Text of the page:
Having visibility into current costs is vital for the project team. They need to know in real-time when things are slipping or going over budget, otherwise their ability to take early corrective action will have vanished. There are far too many moving parts at play every single day, so keeping a complex project on track requires daily analysis and decision making.
When procurement is managed out of the finance group, there tends to be a delay in getting cost information to the project team. This happens for a couple of reasons:
- The finance department is only recording invoiced costs instead of accruals. This means that the project won’t be updated with vendor charges until well after the invoice is received. This can be weeks or months after the costs have been incurred (i.e. the work has taken place, or materials received).
- The project team is at the mercy of the finance department’s processes. Maybe, for example, they only send bi-weekly cost summaries to the project team. This is far too late for them to react to anomalies.
Project Teams Need Key Metrics on Vendor Productivity
When vendors occupy a significant footprint on the execution of a project, it’s clearly very important for project managers to stay on top of how well each subcontractor is performing against the plan. An unproductive subcontractor can have a devastating effect on a project’s health. Project management needs to be able to react quickly on any vendors that aren’t performing to lessen the overall impact on the project.
Cash Flow Planning
A principal function of project controls is to time-phase the budget so that they can forecast how and when cash will be spent (and revenue recognized). An essential input to this, is the cash flow plans that coincide with each purchase order. For example, advance payments, milestone payments, retainage, etc. Having visibility into how all the cash is going to go out the door is fundamental to project forecasting, but they have no access to this when procurement is handled in a faraway place that only provides periodic actual cost information.
Contract Management and Bid Management
Another unique requirement of project-based procurement is that there’s a much higher need for contract management. Most construction projects rely heavily on subcontractors to perform specialized work. From engineering to civil work to E&I to trades, contract management is a key part of project procurement. Finance departments are typically equipped only to purchase things like materials and equipment, and are not experienced in the world of managing subcontracts.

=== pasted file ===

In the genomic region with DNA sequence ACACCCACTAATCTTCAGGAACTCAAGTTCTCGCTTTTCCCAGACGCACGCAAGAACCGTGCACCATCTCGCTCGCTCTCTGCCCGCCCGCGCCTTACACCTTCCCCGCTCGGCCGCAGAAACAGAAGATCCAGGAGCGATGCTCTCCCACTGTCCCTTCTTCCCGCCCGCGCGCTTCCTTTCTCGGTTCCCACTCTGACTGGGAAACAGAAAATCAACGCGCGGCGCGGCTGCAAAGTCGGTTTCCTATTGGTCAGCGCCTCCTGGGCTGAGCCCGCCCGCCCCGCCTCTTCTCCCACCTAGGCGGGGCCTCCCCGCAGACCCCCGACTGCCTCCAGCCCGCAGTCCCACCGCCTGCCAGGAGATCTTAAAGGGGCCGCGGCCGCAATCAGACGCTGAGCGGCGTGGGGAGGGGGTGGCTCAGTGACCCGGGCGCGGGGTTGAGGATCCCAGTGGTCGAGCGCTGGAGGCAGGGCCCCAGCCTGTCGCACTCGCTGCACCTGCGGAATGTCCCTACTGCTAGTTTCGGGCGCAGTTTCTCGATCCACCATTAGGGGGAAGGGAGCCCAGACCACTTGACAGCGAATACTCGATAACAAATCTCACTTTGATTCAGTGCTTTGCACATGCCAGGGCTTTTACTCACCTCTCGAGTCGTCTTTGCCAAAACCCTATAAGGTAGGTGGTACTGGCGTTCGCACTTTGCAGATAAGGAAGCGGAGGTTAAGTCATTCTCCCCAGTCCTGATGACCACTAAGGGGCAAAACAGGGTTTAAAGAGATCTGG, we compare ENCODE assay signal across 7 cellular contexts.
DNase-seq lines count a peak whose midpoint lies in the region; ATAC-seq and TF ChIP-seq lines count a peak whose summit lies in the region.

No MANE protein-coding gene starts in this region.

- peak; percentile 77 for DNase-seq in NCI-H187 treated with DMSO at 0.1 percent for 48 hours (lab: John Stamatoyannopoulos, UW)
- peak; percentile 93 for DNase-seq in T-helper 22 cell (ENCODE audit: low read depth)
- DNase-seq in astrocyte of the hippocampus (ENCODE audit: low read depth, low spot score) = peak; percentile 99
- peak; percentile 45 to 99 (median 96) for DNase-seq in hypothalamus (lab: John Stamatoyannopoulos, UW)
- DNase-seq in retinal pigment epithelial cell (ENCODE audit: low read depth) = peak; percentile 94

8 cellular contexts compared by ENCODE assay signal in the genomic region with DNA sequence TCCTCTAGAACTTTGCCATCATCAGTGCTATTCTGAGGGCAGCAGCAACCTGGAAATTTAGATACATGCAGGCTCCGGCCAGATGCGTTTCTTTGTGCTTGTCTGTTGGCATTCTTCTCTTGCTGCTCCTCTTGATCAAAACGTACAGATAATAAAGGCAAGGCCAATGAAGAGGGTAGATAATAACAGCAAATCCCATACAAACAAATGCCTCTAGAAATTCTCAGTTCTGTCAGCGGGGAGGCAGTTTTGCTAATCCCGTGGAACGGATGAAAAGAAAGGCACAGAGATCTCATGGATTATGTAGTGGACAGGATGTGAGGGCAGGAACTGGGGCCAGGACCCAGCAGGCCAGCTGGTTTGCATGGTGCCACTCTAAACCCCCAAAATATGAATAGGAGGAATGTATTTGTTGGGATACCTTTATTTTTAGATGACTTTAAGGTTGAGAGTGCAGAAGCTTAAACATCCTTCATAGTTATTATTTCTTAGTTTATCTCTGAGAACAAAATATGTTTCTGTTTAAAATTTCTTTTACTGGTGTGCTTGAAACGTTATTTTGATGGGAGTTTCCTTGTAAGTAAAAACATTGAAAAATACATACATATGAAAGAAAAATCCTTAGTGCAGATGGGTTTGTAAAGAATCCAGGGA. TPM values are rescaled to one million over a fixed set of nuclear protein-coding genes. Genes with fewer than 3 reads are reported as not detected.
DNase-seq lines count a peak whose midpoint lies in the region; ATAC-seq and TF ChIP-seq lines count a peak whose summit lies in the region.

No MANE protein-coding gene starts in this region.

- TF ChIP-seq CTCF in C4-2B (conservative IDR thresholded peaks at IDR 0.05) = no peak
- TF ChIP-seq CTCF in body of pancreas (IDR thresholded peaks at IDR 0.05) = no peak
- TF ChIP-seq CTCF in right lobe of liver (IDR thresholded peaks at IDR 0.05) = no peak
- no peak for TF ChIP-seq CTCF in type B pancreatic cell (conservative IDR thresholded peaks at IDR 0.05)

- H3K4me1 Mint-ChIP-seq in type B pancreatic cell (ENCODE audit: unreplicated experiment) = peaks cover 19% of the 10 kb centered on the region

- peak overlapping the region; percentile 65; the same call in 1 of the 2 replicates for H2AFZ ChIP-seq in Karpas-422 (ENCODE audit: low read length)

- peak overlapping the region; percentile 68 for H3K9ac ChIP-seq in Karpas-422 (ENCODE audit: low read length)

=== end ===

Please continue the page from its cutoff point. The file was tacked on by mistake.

Equally common in project procurement is the need to tender bids to multiple vendors. Whether it’s an RFQ or RFP process, soliciting competitive bids from multiple suppliers or subcontractors is a common activity on construction projects. Finance departments don’t normally have the experience or the tools to manage a competitive bid tendering process. As a result, the project team manages that on their own using spreadsheets and word docs – outside the procurement department.
It Doesn’t Mean Letting Go
If you’re a CFO or Controller and your project controls team is recommending that the project-procurement function be managed as part of the project, using the project controls tools (instead of the ERP), you really need to hear them out. It doesn’t mean you’re letting go of a critical finance function – it only means that you’re recognizing that it’s for the best of the overall business if project procurement is closer to the project. It can even be that the buyer team still works in the finance department – they would simply buy for the project using the project team’s system to manage it.
Additionally, if the project procurement function resides with the project team, that doesn’t change who does accounts payable (AP). AP is still a finance function since they own the treasury and the actual finances of the company. Subcontractor and supplier invoices will always be routed through AP for processing and payment. We would never suggest that that would change.